Abstract #T65

# T65
Effects of poor maternal nutrition during gestation on protein expression in the liver of lambs.
Katelyn K. McFadden*1, Maria L. Hoffman1, Kristen N. Peck1, Sarah A. Reed1, Steven A. Zinn1, Kristen E. Govoni1, 1Department of Animal Science, University of Connecticut, Storrs, CT.

Poor maternal nutrition during gestation can reduce growth and circulating growth factors secreted by the liver, as well as alter lipid metabolism; however, the mechanisms involved are not well understood. Previously, we reported that poor maternal nutrition altered liver expression of genes involved in lipid metabolism and the somatotropic axis in the offspring. Therefore, we hypothesized that poor maternal nutrition during gestation would alter expression of key proteins involved in lipid metabolism and the somatotropic axis in the liver of offspring. Multiparous ewes (n = 36) were individually housed and fed 100, 60, or 140% of NRC requirements beginning at d 31 ± 1.3 of gestation. Lambs were euthanized within 24 h of birth (1 d; n = 18) or at 3 mo of age (n = 15). Lambs from ewes fed 100, 60, or 140% will be referred to as CON, RES, and OVER, respectively. At euthanasia, whole livers were harvested, weighed and tissue samples collected. Protein was determined by Western immunoblot. Proteins were imaged using an Odyssey CLx Imaging System and quantified using Image Studio Lite program. Data were analyzed using PROC GLM. As previously reported, BW were 13% greater in OVER vs. CON at 1 d and 3 mo. Liver weight was 43% greater in OVER vs. CON at 1 d when adjusted for BW, but not at 3 mo. Based on previously determined changes in gene expression in the liver, sterol-regulatory element binding protein-I (SREBP-I), a regulatory gene of hepatic lipogenesis, IGF binding protein-4 (IGFBP-4) and IGFBP-3 were evaluated. At 3 mo, IGFBP-3 expression increased 16% in OVER vs. CON (P = 0.03) and IGFBP-4 tended to increase 88% in RES vs. CON (P = 0.08). Maternal diet did not affect protein expression of IGFBP-3 or −4 at 1 d or SREBP-I at either time point (P ≥ 0.11). The observed increase in IGFBP-3 protein expression in OVER parallels previously determined increases in gene expression and circulating concentrations of IGFBP-3. In conclusion, poor maternal nutrition alters gene, protein, and circulating concentrations of key growth factors, such as IGFBP-3, which may contribute to altered growth of offspring.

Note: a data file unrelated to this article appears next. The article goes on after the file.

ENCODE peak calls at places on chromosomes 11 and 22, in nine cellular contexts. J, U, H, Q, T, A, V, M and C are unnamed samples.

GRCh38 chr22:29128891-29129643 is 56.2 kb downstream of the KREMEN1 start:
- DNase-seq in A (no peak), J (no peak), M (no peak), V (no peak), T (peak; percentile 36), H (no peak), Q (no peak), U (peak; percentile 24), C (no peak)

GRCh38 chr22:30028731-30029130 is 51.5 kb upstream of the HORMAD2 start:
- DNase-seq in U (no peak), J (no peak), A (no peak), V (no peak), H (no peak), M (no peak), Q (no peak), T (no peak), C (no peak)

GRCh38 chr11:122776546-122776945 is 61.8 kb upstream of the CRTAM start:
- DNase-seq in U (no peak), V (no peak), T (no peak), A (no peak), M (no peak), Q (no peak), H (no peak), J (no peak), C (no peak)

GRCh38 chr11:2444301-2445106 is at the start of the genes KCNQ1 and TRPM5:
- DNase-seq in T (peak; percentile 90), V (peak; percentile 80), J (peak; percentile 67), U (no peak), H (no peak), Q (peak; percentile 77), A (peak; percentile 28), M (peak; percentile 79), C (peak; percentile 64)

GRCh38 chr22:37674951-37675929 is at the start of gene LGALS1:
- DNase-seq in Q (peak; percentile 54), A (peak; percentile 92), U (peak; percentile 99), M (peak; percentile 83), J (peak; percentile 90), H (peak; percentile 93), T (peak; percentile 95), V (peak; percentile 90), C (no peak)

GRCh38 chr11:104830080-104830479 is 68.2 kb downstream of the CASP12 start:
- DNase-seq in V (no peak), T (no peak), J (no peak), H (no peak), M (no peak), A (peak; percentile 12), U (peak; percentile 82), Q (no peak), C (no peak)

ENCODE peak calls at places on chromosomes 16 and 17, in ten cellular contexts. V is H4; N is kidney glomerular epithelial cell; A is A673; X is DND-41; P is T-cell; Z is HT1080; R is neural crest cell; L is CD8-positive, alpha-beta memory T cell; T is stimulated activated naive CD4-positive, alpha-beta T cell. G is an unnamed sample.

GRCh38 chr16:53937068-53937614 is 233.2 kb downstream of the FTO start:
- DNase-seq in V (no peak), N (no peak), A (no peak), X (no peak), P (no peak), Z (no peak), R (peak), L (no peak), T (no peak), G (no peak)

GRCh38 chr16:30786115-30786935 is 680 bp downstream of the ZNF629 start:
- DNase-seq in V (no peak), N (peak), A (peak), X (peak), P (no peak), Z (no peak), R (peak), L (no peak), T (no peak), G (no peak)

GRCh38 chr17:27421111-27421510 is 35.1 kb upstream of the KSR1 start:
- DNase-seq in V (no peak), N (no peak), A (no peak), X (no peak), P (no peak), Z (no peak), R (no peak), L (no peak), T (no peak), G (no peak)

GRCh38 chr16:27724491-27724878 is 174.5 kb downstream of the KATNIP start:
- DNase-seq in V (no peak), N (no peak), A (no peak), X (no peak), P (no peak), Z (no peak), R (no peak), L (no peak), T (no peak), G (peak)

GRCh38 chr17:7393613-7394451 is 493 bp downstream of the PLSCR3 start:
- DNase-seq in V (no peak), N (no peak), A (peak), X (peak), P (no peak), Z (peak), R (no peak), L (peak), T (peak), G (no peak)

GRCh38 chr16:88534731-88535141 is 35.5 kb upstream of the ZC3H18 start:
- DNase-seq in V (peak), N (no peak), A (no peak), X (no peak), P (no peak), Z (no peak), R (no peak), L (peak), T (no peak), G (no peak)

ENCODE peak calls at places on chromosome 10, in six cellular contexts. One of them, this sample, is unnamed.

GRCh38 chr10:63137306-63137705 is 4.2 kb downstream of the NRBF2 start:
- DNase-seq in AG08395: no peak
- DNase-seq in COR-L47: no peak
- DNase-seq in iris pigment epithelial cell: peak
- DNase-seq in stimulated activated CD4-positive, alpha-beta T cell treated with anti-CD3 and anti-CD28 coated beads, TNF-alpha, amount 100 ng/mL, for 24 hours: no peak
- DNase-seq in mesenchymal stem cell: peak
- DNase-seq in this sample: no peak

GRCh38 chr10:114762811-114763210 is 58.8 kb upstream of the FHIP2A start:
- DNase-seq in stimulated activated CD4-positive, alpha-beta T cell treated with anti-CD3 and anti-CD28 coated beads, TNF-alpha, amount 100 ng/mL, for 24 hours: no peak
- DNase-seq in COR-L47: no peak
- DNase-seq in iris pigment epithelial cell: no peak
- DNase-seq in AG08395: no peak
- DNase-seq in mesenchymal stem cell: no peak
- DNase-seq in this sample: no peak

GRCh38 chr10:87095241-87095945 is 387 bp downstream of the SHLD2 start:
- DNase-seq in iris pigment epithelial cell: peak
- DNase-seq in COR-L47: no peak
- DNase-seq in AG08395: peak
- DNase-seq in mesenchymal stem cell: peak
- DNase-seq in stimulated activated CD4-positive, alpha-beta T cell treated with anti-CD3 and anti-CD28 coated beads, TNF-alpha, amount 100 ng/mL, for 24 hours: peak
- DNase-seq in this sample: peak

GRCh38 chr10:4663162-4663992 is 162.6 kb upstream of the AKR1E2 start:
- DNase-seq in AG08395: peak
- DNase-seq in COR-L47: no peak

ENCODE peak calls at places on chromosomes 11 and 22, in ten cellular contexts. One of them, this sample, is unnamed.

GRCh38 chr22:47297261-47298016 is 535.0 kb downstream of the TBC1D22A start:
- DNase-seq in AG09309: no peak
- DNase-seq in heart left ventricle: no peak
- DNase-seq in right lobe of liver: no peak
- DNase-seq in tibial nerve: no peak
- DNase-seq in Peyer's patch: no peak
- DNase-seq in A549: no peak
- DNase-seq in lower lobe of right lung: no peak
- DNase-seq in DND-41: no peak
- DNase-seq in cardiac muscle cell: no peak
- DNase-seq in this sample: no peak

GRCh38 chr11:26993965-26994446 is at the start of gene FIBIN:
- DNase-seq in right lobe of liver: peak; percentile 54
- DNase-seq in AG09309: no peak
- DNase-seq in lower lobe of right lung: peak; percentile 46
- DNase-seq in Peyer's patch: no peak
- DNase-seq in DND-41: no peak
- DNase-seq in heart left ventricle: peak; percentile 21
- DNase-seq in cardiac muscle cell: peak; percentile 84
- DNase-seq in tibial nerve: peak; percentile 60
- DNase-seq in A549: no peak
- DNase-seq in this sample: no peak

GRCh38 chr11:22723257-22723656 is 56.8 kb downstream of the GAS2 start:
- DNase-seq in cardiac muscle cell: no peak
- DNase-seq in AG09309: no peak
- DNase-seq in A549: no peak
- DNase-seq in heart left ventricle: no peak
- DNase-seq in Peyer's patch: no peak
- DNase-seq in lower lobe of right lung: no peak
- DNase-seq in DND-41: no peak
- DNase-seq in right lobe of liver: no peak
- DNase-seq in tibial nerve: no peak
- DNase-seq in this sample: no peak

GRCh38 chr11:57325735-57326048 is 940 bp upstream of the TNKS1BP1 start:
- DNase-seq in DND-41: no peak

Key Words: IGF binding protein, liver, maternal nutrition